Dr. Robert Bindschadler has been an active Antarctic field researcher for the past 25 years and has led numerous field expeditions to Antarctica and has participated in expeditions to glaciers and ice caps around the world. He maintains an active interest in the dynamics of glaciers and ice sheets, investigating how remote sensing can be used to improve our understanding of the role of ice in the Earth’s climate.
Applications developed by Dr. Bindschadler include measuring ice velocity and elevation using both visible and radar imagery, monitoring melt of, and snowfall on, ice sheets using microwave emissions, and detecting changes in ice sheet volume by repeat spaceborne radar altimetry.
He has advised the U.S. Congress and Vice President on the stability of ice sheets and ice shelves and served on many scientific commissions and study groups as an expert in glaciology and remote sensing of ice.
Dr. Bindschadler was awarded the Antarctic Service Medal in 1984 and the National Aeronautics and Space Administration (NASA) Exceptional Scientific Achievement Medal in 1994.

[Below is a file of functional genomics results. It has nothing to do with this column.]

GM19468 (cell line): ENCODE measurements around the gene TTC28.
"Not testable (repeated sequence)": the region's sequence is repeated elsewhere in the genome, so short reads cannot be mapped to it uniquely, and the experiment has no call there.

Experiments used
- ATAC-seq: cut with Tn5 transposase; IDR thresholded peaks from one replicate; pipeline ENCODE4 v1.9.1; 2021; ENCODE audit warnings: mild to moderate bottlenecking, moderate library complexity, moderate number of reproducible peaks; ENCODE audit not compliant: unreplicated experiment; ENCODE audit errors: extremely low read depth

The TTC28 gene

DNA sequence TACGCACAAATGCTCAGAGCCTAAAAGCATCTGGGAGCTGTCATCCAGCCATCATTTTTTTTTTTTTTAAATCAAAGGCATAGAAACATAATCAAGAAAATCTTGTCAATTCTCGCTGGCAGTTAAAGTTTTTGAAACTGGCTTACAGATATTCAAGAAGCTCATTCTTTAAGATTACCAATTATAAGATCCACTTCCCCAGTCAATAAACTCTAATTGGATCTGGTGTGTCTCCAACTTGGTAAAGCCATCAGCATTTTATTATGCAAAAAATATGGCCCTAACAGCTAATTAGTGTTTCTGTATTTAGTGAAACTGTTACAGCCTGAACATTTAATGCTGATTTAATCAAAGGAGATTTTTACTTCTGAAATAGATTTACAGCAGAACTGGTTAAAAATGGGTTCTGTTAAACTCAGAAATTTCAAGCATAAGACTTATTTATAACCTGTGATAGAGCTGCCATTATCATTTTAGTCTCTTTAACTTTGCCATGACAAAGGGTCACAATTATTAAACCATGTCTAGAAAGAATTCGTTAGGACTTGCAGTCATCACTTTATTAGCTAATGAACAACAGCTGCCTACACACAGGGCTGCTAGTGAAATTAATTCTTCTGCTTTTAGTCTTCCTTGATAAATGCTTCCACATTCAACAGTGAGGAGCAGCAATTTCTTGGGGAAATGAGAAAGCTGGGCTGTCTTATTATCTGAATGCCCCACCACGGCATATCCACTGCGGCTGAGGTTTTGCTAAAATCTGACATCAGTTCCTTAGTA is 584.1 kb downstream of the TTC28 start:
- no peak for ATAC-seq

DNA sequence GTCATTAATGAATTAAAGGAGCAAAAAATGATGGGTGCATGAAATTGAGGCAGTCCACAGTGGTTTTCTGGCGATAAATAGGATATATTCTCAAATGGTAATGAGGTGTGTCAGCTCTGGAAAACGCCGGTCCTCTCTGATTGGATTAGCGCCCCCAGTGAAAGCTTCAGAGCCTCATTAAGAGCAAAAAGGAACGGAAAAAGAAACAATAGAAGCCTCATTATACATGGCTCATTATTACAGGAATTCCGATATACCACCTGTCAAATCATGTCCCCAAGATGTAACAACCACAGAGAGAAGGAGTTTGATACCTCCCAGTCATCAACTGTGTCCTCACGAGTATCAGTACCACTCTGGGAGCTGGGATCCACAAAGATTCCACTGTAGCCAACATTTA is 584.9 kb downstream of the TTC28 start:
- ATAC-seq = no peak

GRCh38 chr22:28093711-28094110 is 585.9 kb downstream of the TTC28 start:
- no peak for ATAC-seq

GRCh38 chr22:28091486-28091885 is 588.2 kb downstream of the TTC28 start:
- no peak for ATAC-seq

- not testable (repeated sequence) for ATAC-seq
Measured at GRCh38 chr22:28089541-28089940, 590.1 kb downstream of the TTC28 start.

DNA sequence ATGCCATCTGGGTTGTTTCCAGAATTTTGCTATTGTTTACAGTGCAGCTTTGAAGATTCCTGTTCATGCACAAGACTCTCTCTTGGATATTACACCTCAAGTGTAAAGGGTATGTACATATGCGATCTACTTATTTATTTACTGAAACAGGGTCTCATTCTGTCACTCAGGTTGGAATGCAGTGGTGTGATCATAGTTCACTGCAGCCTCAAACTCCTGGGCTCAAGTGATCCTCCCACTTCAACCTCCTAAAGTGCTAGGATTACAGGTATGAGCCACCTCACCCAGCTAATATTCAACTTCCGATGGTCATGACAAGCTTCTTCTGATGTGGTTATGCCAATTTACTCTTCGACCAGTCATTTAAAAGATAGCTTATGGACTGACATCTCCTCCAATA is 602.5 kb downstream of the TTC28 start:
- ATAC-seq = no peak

He has published over 130 scientific papers and numerous review articles and has provided expert opinion regarding glaciological impacts of the climate on the world’s ice sheets and glaciers.
Dr. Bindschadler is part of the new Landsat Science Team and was instrumental in the creation of the Landsat Image Mosaic of Antarctica (LIMA), the first ever true-color high-resolution satellite view of Antarctica.
Source: USGS Landsat Project
+ “Time on the Shelf” NASA Earth Observatory article
+ “Christmas Among Crevasses: How a Goddard Scientist Spent His Holiday Season” (PDF, 2.4 Mb)
More frequent satellite observations, such as those of the Harmonized Landsat Sentinel-2 (HLS) dataset, are needed to fully capture flood dynamics in regions experiencing short-lived, ephemeral flooding.